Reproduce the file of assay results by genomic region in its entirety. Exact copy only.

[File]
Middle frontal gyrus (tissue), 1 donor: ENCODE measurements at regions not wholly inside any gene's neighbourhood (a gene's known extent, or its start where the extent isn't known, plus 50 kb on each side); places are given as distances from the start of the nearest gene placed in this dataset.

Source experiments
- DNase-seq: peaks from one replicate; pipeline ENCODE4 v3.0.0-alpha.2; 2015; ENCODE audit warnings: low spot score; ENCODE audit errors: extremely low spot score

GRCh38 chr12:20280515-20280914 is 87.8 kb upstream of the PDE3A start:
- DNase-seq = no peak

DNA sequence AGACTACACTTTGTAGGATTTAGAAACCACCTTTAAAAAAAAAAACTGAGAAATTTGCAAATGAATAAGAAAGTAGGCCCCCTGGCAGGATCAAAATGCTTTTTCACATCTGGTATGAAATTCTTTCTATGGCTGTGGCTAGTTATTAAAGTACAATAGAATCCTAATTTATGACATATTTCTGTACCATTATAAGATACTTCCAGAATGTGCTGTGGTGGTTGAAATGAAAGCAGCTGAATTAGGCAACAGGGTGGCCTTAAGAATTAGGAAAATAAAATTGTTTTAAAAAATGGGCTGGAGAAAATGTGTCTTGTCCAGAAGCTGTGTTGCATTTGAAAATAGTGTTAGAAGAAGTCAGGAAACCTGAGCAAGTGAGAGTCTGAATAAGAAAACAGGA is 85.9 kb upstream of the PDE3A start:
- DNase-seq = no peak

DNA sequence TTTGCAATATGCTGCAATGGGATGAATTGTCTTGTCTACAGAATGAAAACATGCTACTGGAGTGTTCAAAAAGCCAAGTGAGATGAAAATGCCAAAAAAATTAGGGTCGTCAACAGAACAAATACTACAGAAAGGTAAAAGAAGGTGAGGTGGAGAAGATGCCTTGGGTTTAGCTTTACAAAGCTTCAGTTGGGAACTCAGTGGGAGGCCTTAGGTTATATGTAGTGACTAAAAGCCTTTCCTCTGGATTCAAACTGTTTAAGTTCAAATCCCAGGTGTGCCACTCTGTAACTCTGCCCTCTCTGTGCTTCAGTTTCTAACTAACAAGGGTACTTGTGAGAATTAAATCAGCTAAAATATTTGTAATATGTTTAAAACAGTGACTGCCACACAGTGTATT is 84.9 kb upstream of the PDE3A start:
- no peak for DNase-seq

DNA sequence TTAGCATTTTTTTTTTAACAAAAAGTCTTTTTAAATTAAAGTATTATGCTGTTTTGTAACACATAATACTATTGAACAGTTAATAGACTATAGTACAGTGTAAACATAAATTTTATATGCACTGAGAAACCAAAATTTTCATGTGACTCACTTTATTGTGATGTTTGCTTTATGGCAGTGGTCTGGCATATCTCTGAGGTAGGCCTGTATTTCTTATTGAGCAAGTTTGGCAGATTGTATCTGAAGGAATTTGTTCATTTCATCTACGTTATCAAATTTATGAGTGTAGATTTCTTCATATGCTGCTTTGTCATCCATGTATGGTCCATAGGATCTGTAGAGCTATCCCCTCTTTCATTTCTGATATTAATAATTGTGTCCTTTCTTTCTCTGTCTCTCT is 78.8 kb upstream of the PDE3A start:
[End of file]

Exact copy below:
Middle frontal gyrus (tissue), 1 donor: ENCODE measurements at regions not wholly inside any gene's neighbourhood (a gene's known extent, or its start where the extent isn't known, plus 50 kb on each side); places are given as distances from the start of the nearest gene placed in this dataset.

Source experiments
- DNase-seq: peaks from one replicate; pipeline ENCODE4 v3.0.0-alpha.2; 2015; ENCODE audit warnings: low spot score; ENCODE audit errors: extremely low spot score

GRCh38 chr12:20280515-20280914 is 87.8 kb upstream of the PDE3A start:
- DNase-seq = no peak

DNA sequence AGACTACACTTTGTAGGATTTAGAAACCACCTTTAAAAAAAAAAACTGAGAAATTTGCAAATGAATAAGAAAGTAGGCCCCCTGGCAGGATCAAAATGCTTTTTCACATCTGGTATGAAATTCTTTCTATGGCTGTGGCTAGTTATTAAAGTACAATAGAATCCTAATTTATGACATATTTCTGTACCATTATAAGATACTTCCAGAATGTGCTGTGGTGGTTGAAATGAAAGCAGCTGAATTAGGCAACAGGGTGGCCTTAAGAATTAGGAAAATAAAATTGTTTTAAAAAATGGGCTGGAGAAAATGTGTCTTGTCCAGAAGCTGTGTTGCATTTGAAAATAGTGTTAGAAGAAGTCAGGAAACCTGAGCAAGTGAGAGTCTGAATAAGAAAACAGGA is 85.9 kb upstream of the PDE3A start:
- DNase-seq = no peak

DNA sequence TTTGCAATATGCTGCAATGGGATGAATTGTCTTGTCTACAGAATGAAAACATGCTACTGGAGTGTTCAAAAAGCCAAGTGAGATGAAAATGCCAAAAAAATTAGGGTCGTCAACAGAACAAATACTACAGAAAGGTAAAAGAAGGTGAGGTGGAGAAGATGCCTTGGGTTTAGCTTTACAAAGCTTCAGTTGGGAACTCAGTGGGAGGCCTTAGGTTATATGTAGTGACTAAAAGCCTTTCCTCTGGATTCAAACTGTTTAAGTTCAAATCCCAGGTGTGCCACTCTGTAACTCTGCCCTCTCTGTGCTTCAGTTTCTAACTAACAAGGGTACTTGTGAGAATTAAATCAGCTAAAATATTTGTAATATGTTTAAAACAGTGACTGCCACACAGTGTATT is 84.9 kb upstream of the PDE3A start:
- no peak for DNase-seq

DNA sequence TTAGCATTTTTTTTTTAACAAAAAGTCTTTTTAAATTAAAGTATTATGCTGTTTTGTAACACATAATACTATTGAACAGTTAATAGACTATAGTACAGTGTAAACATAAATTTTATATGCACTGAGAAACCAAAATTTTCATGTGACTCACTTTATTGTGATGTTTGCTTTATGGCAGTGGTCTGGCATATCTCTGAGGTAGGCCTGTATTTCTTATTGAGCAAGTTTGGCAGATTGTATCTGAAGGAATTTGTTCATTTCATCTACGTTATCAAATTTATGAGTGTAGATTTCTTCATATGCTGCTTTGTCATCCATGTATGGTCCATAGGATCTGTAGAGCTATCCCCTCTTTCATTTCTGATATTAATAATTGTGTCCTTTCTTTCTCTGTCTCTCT is 78.8 kb upstream of the PDE3A start: